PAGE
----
I found a circuit where in the classical Graetz rectifier capacitors were added in parallel to each diode.

It looked something like this:

mysterious rectifier

After the rectifier itself, there was the usual huge capacitor and regulator and so on.

So why the smaller capacitors near the diodes?

  • 51
    \$\begingroup\$ Beautiful CAD output! \$\endgroup\$
    – markrages
    May 13, 2011 at 3:28
  • 7
    \$\begingroup\$ If I hadn't known that was a circuit diagram when I started looking at that it would have taken me a minute to figure out what it was. \$\endgroup\$ May 13, 2011 at 11:00
  • 6
    \$\begingroup\$ @markrages - fuzzy logic, no doubt! \$\endgroup\$
    – stevenvh
    Jul 13, 2011 at 8:43

3 Answers 3


Power supply transformers have leakage inductance and parasitic capacitance, and when the diodes in a bridge rectifier switch off these "non-ideal" elements form a resonant circuit that can oscillate at high frequency. This high frequency oscillation can then couple into the rest of the circuitry. Snubber circuits are used in an attempt to mitigate this problem. Just using capacitors doesn't damp the ringing completely, but does cause it to drop to a lower frequency where the coupling effect is less. An RC circuit across the diodes can damp the ringing almost completely.

You can read more in the following excellent paper: http://www.hagtech.com/pdf/snubber.pdf

  • 6
    \$\begingroup\$ +1 for this excellent answer. Here's another source about how to determine the values of an RC snubber combination across a diode: ridleyengineering.com/snubber.htm \$\endgroup\$
    – zebonaut
    May 13, 2011 at 6:32
  • 4
    \$\begingroup\$ It's fairly common to see capacitors across high-frequency rectifier diodes in power supplies, especially at higher voltages (48V or higher) where you can't get good Schottky rectifiers . The main purpose for the capacitors is to soften the commutation, reducing the amount of EMI generated. \$\endgroup\$ May 13, 2011 at 16:57
  • 1
    \$\begingroup\$ That Ridley page is long gone so here's a copy: web.archive.org/web/20110315065651/http://… \$\endgroup\$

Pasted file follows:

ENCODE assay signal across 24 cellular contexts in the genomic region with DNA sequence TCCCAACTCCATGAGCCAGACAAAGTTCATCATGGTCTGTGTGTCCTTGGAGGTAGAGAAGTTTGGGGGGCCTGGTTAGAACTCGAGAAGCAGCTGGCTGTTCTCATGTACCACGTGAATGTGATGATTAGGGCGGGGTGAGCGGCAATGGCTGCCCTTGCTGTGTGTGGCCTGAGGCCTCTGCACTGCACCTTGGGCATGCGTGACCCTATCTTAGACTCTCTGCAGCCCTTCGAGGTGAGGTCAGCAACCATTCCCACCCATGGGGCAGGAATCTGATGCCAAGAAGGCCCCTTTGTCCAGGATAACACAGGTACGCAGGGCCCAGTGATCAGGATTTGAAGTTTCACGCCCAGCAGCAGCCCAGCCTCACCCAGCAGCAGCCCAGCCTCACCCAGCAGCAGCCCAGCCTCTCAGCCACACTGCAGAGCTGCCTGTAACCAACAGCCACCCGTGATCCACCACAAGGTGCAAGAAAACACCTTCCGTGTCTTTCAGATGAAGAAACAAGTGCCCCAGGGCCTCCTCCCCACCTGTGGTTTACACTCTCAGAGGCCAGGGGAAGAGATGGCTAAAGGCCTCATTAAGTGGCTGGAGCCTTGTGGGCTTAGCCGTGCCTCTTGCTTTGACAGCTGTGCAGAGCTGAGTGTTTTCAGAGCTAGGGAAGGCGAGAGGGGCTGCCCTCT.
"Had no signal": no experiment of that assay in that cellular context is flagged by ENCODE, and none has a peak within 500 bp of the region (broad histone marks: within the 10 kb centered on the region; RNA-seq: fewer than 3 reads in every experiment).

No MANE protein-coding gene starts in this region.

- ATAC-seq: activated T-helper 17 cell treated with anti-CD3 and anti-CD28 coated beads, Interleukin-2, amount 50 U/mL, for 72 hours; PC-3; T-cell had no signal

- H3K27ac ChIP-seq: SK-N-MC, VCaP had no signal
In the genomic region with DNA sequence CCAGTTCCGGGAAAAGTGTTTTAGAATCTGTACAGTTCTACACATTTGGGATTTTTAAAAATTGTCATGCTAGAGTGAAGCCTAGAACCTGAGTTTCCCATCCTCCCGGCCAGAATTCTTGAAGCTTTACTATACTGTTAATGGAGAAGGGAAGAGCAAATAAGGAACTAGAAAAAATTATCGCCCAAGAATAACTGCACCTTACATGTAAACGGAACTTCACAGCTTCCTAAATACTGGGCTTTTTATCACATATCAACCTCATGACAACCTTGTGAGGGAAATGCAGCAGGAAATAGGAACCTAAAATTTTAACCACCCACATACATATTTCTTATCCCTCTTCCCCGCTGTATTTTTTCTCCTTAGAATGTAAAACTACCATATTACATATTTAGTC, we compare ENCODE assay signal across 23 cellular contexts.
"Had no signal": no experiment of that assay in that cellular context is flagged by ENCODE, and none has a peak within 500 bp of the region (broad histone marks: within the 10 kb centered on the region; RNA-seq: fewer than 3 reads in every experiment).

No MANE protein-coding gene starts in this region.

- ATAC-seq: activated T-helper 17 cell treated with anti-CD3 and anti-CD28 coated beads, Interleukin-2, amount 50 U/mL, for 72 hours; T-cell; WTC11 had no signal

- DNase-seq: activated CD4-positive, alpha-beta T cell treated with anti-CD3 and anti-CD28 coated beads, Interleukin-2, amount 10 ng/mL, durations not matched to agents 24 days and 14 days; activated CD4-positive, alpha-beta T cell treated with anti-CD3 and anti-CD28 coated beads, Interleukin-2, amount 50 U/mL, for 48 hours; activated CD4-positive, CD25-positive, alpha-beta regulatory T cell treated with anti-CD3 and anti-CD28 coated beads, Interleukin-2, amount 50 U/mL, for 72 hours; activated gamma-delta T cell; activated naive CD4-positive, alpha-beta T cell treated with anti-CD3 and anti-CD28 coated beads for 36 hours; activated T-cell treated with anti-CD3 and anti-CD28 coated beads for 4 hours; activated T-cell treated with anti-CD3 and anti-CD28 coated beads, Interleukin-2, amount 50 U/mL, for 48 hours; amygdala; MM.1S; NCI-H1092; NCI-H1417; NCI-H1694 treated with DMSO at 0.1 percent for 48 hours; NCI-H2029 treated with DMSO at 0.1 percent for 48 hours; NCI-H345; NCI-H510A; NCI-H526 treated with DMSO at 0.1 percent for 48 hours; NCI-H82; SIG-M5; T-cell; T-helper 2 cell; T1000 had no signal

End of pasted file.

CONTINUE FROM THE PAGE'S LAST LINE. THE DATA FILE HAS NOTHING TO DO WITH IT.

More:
– Elliot
    Apr 27, 2018 at 15:27

This question has been around for a while,so here's my 2 cents.When converting AC to DC using a full wave bridge,you have 2 diodes on that are conducting and the other 2 that are not conducting,then the AC changes this yields a positive dc and a negative dc,now anytime you turn on and off a diode it has a time period to be fully on or fully off,when you place a small cap across each diode it helps smooth that out,this Idea is to remove it with a small cap,this also make noise riding on the dc,The big cap smoothes some of this out also, The transformer also contributes to this problem of turning the diodes on and off because the secondary is ringing,so the on off signal that we want to get rid of is turning the diode on and off just a little bit,now what fixes almost all of this is a snubber (look for quasimoto)It shows how to adjust the ringing with a circuit that connects to a oscope. It tames ringing to almost nothing,before it gets to the bridge diodes,so it take less capicatance to get a almost flat DC and your diodes can do a better job!


The caps across the diodes are of very small value and they prevent what is called silicone radiation. When the diode cuts off it happens so fast that it generates a radiation which can be picked up by high gain preamp stages of an Amp for example. This can also be seen on direct mains input to the rectifiers where there are no transformers.

  • 2
    \$\begingroup\$ Never heard of "silicone radiation". Do you have a reference? What kind of "radiation" is generated according to this? \$\endgroup\$
    – Rev
    Jun 11, 2015 at 9:40
  • 1
    \$\begingroup\$ "silicone" is the rubbery stuff you use to seal the edges of your bath. "silicon" is the stuff which semiconductors are made of. I don't believe either of them "generates a radiation" though. \$\endgroup\$
    – brhans
    Jun 11, 2015 at 11:47

Your Answer

By clicking “Post Your Answer”, you agree to our terms of service and acknowledge that you have read and understand our privacy policy and code of conduct.

Not the answer you're looking for? Browse other questions tagged or ask your own question.